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[NondualitySalon] Nonduality and The Wizard of Oz - Reworked

From: (Bob Bays)
Subject: Re: [NondualitySalon] Nonduality and "The Wizard of Oz" - Reworked
Date: Fri, 11 Jun 1999 10:33:34 -0400 (EDT)

How many of you know that L. Frank Baum, the author of the Oz books, was
an active member of the Theosophical Society, and there have been
several "spiritual" interpretations of his work?

The current President of the Theosophical Society in America, Dr. John
Algeo (retired Chairman of the English Department at the University of
Georgia), has written several articles on the subject, and also lectures
on it around the country.

OM shantih,


From: Tim Gerchmez 
Subject: [NondualitySalon] Nonduality and "The Wizard of Oz" - Reworked
Date: Fri, 11 Jun 1999 02:28:46 -0700

Nonduality and the Wizard of Oz

The movie "The Wizard of Oz" is actually more ‘nondual’ than any other
movie I’ve seen.  When looked at carefully, just under the surface of a
child’s story of witches and tornadoes and munchkins lies an amazing
collection of truths that have been with mankind for all time.

First, we have a girl who seeks escape from the evils and misery of samsara
("Somewhere over the rainbow...").  A tornado strikes (symbolic of the Dark
Night of the Soul) and knocks the girl out, drawing her into an inner
world.  She is transported to a mystical land called "Oz," and encounters a
pair of ruby slippers (the value of which she does not yet suspect), but
also encounters Glinda, the good witch of the North (symbolizing Grace) who
urges her to put them on anyway.  She then embarks upon a spiritual path
symbolized by the Yellow Brick Road.  At the end of this path is the
"Wizard," which is an apt symbol for "the Guru."  She meets other travelers
on this path who are unhappy with their lot in life as well, and walks with
them, and is repeatedly tempted by a wicked witch, a symbol of the ego or
that which would block one on a spiritual path.  Mostly the witch attempts
to inflict fear, which happens to be that which is most capable of blocking
someone on the path of Self-knowledge.  At one point, the witch actually
manages to work a spell putting Dorothy to sleep.  This occurs as her and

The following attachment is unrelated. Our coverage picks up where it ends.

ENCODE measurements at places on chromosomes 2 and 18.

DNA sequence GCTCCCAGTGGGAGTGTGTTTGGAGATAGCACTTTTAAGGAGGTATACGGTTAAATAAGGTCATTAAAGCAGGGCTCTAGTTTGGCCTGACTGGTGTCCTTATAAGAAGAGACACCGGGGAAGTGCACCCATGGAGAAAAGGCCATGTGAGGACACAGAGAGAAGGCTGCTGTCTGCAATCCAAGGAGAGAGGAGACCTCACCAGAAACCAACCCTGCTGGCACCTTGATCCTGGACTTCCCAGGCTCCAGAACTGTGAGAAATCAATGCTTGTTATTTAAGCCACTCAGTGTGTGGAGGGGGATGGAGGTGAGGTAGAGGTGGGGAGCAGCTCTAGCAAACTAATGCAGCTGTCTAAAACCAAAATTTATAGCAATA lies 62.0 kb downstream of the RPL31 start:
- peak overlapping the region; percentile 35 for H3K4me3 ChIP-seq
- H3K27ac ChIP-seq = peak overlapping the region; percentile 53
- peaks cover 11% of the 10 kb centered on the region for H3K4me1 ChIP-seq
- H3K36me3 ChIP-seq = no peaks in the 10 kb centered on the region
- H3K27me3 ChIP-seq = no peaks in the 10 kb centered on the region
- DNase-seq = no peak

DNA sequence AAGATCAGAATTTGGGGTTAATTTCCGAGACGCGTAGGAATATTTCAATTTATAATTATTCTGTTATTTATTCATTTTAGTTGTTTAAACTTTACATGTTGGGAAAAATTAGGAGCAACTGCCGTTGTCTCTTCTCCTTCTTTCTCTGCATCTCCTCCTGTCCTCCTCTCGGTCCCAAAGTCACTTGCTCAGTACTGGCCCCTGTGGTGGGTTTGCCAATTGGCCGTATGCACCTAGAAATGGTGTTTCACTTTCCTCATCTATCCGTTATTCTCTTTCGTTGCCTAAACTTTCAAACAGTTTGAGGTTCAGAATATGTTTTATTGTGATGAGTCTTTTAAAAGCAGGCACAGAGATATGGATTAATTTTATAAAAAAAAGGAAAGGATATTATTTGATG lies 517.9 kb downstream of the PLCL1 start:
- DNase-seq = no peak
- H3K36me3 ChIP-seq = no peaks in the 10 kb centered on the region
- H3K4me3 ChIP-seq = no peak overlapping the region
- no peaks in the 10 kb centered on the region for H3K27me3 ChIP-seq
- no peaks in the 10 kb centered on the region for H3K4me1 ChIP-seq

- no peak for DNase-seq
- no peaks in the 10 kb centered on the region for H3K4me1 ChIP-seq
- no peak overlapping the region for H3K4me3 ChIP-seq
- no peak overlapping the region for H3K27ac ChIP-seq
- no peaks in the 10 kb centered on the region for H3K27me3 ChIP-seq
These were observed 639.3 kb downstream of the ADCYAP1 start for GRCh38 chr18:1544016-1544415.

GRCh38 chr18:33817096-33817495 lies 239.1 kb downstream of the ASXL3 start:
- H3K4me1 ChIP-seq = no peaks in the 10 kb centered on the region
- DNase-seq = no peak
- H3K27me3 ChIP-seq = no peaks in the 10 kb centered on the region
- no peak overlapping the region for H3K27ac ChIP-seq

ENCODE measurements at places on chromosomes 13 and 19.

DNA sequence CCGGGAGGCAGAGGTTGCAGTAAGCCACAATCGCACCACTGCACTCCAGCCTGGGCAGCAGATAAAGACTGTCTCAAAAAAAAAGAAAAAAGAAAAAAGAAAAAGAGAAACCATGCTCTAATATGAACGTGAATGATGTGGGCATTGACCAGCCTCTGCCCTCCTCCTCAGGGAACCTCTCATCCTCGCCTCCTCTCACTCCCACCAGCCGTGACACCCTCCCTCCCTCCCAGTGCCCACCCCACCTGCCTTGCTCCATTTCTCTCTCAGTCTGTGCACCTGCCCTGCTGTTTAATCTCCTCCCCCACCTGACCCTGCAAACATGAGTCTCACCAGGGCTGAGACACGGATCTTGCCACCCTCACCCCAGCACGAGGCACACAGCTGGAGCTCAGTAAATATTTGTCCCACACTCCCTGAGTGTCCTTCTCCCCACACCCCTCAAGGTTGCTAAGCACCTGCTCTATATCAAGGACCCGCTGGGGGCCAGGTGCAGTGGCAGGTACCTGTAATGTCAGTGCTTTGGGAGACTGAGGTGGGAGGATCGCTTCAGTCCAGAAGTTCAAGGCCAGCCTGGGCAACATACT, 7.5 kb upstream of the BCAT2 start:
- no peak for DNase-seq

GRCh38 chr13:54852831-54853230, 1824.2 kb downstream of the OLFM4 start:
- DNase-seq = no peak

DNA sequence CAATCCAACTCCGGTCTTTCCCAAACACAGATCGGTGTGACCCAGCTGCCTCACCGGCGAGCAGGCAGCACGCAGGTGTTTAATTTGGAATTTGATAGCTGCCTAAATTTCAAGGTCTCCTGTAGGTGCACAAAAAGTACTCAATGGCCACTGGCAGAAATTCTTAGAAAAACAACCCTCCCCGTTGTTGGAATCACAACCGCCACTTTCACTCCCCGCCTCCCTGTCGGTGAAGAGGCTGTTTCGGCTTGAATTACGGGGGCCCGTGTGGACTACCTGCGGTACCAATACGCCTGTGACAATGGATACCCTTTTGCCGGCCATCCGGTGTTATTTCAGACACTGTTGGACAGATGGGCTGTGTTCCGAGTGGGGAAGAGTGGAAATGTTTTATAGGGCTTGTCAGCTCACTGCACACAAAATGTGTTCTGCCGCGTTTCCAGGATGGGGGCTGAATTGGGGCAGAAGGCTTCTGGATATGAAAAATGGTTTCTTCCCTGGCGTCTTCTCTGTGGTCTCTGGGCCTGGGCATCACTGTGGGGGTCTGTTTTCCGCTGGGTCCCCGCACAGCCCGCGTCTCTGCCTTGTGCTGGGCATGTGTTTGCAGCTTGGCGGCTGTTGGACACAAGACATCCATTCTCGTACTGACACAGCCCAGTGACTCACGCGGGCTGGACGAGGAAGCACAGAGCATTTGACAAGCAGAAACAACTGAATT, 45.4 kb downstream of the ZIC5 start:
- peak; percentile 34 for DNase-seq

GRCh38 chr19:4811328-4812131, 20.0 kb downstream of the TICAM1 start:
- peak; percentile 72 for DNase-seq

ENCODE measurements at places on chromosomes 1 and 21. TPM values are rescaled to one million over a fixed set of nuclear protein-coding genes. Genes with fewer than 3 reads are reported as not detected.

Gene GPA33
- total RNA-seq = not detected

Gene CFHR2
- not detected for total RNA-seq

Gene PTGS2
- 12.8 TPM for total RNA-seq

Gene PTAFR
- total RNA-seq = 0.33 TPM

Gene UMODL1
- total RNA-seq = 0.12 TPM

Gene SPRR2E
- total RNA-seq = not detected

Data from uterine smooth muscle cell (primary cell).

her fellow travelers see the beautiful, gleaming emerald palace in the
distance, leave the proscribed path, and make a run for it - no shortcuts
allowed in sadhana.  It’s notable that only Dorothy fell asleep under the
spell of the poppies… her traveling companions were unaffected, because
they aren’t central to the theme.  They are really aspects of Dorothy’s

The witch seems to have won, but a benign force (Glinda, the good witch of
the North, symbolizing Grace) makes it rain, waking Dorothy up (her first
awakening, through Grace - Samadhi) and allowing her to continue.

Eventually, after many trials on her sadhana, she reaches the wizard/guru,
who informs her that she must first defeat the wicked witch of the west
(ego), bringing back a symbol as proof, after which he will grant all the
traveler's wishes (escape from samsara).  In the process of defeating the
witch, both herself and her fellow travelers have to face themselves
directly and manifest those qualities which they believe they don't have
(courage, heart, brains, etc) - while Dorothy has to face death itself.
Finally, the witch is defeated by a simple bucket of water, showing her as
the "mirage" that ego has always been.  A simple bucket of water is
sufficient to "melt" her.  She seemed powerful, but a benign substance like
water melted her away in seconds.  Only the correct "substance" needed to
be known.  Interestingly enough, the dissolution of the witch happened
entirely by accident.  Nobody was aware that water was the substance